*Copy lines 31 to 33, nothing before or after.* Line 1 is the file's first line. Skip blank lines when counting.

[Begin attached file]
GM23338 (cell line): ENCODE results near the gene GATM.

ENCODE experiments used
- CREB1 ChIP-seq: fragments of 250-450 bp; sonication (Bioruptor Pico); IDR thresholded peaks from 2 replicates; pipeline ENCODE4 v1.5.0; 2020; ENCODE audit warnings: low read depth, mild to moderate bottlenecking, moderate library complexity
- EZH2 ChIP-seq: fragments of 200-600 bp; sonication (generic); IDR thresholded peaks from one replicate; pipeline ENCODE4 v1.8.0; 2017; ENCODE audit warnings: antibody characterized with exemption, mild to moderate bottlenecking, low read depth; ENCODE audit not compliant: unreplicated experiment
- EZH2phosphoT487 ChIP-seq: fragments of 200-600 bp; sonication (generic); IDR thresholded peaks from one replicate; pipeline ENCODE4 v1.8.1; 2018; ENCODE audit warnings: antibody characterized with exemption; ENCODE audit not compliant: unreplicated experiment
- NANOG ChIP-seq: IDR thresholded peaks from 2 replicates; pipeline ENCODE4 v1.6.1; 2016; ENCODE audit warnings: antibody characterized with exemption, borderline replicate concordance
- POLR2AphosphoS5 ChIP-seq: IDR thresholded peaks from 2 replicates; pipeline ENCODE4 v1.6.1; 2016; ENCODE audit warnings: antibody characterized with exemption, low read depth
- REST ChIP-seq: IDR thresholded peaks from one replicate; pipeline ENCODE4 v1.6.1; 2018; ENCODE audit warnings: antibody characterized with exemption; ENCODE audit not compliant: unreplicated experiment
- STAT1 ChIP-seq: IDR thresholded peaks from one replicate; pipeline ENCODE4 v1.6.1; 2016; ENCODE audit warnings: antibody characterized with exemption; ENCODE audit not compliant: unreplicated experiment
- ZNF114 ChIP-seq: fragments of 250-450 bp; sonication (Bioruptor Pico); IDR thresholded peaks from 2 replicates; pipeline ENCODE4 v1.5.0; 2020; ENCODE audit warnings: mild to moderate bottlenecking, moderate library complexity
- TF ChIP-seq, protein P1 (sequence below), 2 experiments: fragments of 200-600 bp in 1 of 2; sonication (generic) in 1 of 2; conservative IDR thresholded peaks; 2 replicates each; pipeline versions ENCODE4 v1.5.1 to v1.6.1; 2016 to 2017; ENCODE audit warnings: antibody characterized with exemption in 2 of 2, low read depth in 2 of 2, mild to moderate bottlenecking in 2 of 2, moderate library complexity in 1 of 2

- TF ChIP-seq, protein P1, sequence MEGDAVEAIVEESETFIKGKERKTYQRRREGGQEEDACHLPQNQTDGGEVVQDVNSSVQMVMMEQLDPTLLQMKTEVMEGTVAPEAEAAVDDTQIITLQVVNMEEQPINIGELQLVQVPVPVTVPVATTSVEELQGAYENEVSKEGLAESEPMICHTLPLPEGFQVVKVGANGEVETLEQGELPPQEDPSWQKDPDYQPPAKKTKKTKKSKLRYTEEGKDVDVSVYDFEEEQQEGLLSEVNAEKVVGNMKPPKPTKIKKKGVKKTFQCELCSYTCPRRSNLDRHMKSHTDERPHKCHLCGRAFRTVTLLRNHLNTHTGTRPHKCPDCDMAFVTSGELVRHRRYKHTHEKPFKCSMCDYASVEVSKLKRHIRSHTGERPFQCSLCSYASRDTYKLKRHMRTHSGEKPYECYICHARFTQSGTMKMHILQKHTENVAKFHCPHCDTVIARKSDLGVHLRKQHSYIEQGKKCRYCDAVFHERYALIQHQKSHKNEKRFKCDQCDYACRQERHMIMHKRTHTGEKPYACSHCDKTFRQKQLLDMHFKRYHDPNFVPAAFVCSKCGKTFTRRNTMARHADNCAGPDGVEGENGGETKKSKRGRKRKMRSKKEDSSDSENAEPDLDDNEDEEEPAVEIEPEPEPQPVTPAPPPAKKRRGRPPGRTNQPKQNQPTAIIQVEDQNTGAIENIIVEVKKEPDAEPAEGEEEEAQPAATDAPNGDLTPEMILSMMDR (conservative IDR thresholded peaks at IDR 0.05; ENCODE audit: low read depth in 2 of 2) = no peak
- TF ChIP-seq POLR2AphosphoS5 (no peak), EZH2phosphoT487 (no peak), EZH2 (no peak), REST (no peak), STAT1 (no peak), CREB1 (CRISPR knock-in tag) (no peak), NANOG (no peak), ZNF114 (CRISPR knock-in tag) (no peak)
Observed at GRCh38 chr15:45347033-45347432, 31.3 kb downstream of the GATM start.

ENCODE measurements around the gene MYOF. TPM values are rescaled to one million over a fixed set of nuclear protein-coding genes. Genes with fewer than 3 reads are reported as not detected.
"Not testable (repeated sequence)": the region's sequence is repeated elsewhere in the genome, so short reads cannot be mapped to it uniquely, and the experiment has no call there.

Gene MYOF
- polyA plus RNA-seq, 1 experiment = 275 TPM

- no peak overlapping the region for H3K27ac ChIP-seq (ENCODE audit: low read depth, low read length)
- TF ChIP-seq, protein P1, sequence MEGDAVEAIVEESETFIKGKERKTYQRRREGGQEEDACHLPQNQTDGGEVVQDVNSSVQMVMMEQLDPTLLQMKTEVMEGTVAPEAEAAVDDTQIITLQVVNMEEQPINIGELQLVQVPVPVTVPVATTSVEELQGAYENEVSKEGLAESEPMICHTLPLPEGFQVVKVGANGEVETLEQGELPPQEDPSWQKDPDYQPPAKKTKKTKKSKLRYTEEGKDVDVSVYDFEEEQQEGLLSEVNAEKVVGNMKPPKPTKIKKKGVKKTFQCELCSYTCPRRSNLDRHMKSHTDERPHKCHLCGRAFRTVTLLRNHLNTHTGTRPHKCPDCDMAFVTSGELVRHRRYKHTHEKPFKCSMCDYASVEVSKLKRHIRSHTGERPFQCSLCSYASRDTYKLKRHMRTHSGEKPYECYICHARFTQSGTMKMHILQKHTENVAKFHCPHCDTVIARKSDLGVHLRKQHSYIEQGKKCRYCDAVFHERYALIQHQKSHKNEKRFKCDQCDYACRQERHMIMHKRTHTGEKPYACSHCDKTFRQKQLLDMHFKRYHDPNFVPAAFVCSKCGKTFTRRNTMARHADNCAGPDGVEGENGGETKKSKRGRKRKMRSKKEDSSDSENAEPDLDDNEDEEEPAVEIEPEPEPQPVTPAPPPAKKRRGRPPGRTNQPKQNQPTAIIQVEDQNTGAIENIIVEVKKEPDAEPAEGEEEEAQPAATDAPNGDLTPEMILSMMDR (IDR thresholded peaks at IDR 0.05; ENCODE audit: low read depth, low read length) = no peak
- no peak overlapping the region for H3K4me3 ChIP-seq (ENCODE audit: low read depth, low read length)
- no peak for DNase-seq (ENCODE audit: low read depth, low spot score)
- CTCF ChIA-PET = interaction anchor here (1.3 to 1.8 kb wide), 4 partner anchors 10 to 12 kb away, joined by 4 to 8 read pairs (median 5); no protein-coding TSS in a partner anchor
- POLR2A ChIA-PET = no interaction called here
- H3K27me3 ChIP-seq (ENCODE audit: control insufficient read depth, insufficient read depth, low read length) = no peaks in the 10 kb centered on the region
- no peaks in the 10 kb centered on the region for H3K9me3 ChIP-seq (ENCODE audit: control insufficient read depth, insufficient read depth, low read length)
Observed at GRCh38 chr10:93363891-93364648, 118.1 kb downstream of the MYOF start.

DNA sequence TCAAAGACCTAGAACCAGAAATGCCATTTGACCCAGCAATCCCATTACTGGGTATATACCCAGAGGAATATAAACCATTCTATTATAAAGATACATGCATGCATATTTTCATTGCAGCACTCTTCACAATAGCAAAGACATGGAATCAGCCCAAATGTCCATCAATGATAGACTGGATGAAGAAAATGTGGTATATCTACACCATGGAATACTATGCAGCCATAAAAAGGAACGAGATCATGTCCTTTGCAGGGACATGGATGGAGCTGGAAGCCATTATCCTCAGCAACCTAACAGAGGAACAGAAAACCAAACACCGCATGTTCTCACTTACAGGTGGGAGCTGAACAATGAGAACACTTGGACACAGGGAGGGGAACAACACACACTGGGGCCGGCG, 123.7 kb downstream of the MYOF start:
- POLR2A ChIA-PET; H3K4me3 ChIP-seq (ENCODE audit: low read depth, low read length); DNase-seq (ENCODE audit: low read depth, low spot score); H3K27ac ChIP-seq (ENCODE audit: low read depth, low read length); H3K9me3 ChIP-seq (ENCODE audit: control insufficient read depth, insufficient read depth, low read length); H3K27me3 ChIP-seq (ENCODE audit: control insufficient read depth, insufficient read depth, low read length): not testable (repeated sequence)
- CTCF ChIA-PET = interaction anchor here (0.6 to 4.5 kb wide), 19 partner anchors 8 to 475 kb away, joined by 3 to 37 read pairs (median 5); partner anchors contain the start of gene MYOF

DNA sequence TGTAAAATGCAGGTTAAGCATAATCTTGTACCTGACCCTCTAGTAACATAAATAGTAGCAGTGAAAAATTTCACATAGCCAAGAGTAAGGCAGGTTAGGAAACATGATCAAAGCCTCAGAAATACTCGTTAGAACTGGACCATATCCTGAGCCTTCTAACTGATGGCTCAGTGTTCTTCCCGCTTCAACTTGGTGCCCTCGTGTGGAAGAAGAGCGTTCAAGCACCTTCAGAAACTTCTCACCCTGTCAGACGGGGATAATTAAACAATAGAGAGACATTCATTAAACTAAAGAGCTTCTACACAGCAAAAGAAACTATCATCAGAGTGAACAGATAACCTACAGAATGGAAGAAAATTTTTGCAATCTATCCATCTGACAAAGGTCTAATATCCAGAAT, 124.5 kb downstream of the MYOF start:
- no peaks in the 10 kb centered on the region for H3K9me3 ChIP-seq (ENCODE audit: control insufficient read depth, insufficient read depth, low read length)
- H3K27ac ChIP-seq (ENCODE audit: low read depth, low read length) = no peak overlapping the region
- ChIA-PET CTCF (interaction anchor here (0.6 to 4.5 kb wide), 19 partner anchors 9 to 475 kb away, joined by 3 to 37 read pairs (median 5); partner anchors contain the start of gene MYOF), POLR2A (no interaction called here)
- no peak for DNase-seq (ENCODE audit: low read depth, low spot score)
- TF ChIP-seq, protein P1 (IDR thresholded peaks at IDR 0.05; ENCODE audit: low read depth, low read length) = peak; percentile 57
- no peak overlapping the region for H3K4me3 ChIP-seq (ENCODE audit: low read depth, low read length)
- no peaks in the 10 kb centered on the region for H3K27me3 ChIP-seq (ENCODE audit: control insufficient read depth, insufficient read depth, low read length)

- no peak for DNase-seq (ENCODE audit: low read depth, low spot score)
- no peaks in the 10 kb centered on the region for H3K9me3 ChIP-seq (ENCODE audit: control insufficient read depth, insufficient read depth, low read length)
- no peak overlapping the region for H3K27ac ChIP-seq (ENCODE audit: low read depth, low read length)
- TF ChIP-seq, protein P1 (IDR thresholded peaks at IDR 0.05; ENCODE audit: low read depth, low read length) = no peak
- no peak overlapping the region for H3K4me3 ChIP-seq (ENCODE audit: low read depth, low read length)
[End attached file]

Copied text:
DNA sequence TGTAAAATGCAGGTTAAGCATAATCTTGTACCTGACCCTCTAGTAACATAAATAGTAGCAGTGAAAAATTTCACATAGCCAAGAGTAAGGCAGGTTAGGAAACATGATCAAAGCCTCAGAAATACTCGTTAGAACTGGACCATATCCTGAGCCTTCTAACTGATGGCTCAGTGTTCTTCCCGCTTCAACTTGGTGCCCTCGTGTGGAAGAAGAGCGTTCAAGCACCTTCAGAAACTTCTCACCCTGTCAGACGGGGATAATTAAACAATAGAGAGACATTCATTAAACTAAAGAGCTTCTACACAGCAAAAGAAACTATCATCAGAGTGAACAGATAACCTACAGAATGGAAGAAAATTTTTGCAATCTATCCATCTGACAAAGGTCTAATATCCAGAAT, 124.5 kb downstream of the MYOF start:
- no peaks in the 10 kb centered on the region for H3K9me3 ChIP-seq (ENCODE audit: control insufficient read depth, insufficient read depth, low read length)
- H3K27ac ChIP-seq (ENCODE audit: low read depth, low read length) = no peak overlapping the region